June 16, 2009

Is hatefulness outside the realm of Buddhism?

This is one of those opinion pieces that I think that only I am likely to write and that others are likely to tsk, tsk, look at me and say, "there but for the grace of Avalokitesvara go I."

As happens, a bunch of things suddenly came together that prompt me to write this essay.
  • A post in Danny Fisher's blog where Dano expresses disapproval for a hateful comment posted to his blog.
  • An incident in the mission dorm where several black guys decided to have a long, loud conversation before wake-up time about, in part, the terribleness of white people.
  • An article my friend Steve Curless wrote on the touchy subject of forgiving a serial child abuser and killer.
  • A paper written by Scott A. Mitchell about Buddhism getting all twisted apart by popular American culture.
  • Oh, and lastly, I got a book from the library called "Why we hate: understanding, curbing, and eliminating hate in ourselves and our world".
I tend to think that there are many benefits to having Buddhism undergo the bardo-like experience of adding "being interpreted by American culture" as one of its many manifestations.

American culture is rich, yet earthy; narcissicistic, yet there are many people with advanced spiritual development; and it's course & reeking, yet seeking & reaching.

Americans also tend to want to look into everything: uncovering hypocrisies; bringing down the powerful; fighting injustice. We consider ourselves the Center for this very sort of thing, which gives us some standing to think of the country as the Brightly Lit City on the Hill, the envy of the world (which is crap, somewhat).

But we Buddhists know better than others that America's chutzpah is its Achilles' heel. The arrogance and creaturely neediness of Americans dams the way to happiness.

So, how do we engage Americans? and make Buddhism comfortably a part of the American experience such that Buddhism shapes America at least as much as America has seemed to have overpowered Buddhism?

Surely, there is only One Way with a beast as multiheaded as America: we engage at every level.

The easiest of it ought to be to embrace what seems hateful: to understand it and engage it.

This is, afterall, the highest spiritual level. Christ went directly where he was most vulnerable (and got crucified; but I ask that you ignore THAT for the time being).

Though it isn't about Buddhism, at all, and was written just after the attack on the Twin Towers in 2001, Why We Hate is pretty interesting and ends with a chapter called "An Enlightened Future."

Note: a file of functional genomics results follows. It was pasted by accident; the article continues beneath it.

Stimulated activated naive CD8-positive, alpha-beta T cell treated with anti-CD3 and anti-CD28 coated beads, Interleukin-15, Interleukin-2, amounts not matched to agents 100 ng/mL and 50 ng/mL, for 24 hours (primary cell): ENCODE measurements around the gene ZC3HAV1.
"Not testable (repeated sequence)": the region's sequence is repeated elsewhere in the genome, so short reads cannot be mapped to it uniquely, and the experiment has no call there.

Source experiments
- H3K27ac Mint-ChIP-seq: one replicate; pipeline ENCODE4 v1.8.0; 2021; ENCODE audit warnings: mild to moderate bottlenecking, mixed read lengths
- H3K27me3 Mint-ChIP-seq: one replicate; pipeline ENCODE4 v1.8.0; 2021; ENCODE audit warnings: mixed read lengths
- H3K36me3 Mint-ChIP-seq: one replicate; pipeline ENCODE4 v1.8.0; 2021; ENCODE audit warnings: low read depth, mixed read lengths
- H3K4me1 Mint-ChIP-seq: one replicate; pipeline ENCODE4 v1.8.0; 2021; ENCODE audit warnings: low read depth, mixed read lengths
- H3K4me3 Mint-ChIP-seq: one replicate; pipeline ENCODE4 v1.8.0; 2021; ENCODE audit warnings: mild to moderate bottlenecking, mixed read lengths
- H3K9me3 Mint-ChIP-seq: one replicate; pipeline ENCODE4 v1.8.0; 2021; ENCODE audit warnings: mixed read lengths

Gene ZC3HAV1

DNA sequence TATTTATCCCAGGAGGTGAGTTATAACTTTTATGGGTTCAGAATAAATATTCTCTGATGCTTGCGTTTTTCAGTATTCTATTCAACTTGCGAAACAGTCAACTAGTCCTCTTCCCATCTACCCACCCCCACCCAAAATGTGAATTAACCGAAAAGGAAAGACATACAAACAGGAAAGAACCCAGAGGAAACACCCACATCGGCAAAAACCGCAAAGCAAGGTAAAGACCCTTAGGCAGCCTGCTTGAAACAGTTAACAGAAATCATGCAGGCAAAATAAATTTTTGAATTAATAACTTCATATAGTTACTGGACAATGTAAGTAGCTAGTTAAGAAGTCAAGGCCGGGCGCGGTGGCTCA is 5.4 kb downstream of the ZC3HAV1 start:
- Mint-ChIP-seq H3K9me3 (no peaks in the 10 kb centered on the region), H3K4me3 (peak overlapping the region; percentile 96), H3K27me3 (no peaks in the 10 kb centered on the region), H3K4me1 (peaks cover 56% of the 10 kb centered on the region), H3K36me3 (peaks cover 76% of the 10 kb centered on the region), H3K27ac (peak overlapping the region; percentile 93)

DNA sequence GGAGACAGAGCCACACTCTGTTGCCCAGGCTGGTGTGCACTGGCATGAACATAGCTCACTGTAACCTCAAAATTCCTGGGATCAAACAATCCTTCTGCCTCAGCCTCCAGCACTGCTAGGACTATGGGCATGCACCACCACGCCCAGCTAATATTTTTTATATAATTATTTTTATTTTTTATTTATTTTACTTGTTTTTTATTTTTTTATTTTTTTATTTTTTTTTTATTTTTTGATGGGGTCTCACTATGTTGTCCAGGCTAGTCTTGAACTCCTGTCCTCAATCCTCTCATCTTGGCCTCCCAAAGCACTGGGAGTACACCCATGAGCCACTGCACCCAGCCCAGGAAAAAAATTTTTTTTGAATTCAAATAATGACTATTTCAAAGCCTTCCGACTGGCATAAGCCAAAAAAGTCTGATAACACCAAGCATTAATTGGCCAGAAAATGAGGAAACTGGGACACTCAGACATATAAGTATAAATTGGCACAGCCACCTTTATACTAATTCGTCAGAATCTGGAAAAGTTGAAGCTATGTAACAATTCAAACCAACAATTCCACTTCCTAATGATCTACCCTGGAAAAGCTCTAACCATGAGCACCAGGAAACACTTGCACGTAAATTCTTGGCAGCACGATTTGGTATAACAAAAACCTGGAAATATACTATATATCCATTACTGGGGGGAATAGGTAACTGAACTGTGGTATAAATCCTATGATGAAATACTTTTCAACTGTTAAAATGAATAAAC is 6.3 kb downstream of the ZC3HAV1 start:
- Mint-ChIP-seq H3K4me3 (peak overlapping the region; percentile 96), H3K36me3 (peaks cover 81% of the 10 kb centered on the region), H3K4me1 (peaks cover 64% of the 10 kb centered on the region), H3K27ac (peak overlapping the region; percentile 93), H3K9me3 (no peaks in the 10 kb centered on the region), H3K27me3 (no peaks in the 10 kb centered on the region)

Basically, the author advocates that we must move from an Us-v-Them world to one of cooperation, where all of us is us, which author Rush W. Dozier calls "us-us."
The problems of a worldwide consumer culture will ... have to be addressed. Is this culture sustainable given global resources? Because consumerism has no core values other than the market itself, it can be shaped by the changing tastes and desires of the consuming public. Those tastes are now heavily manipulated by the propaganda of advertising, which generally appeals to the primitive neural system. An us-us global civilization could move from limbic self-absorption within a culture of materialism to a culture of enlightened meaning. And in a more enlightened age – if tastes shift away from overconsumption and acceptance of the lowerest common denominator in cultural offerings – the market will shift as well.
The job ahead for us, then, is this ...
The task of the civilized world is not just to cease acts of terrorism but to curb and eliminate dehumanizing hate. We must expand the concept of "us" until it includes every human being and the idea of "them" falls into disuse as an obsolete stereotyping device. This can be achieved only through the constant and determined use of the advanced neural system when it has been bolstered by a first-rate education and supportive culture that protects the rights of all people. ... Humanity must embrace, both cognitively and emotionally [Wisdom and Compassion; prajna and karuna!!], what modern genetics tells us – we are a remarkably homogeneous young species within which, scientifically speaking, there is only one race: the human race.


~C4Chaos said...

when it comes to "hatred" i try to follow what good ole Sid suggested in the Dhammapada:

"Hatreds never cease by hatred in this world; through love alone they cease. This is an eternal law." (Dp.1,5)

and when it comes to anger i also like how the Dalai Lama had put it: be angry at the action, not the actor. i think it applies to hate as well. but anger subsides and hate lingers. so i'd rather get angry than hateful.

easier said than done of course. but the more i apply this to my life, the more i notice that i don't get placed in situation where i feel the drive to really "hate" someone.

i can honestly say that i can't think of anyone right now who i hate. annoyed maybe, or maybe situations i really hate (e.g. false fire alarms in my condo. i friggin' hate the loud sound so much i want to smash the fire alarm myself)

but hate someone? i don't recall hating anyone, and i hope it stays that way :)


Tom said...

A few weeks after the window-breaking incident, I discovered for the first time intense certain fiery hatred. It subsided, but if I were to concentrate on the evil person and events, I supposed I could bring this absolute and certain hatred back. It wouldn't be difficult; the hatred is deserved. I just avoid going there with my mind.

At second level, I hate the Sacramento justice system and a collection of people in it.

And I hate some of the nonprofits in this town that are much more causers of misery and leaches in the industry of homeless help.

But I certainly agree with the ideals you espouse, Kind C4.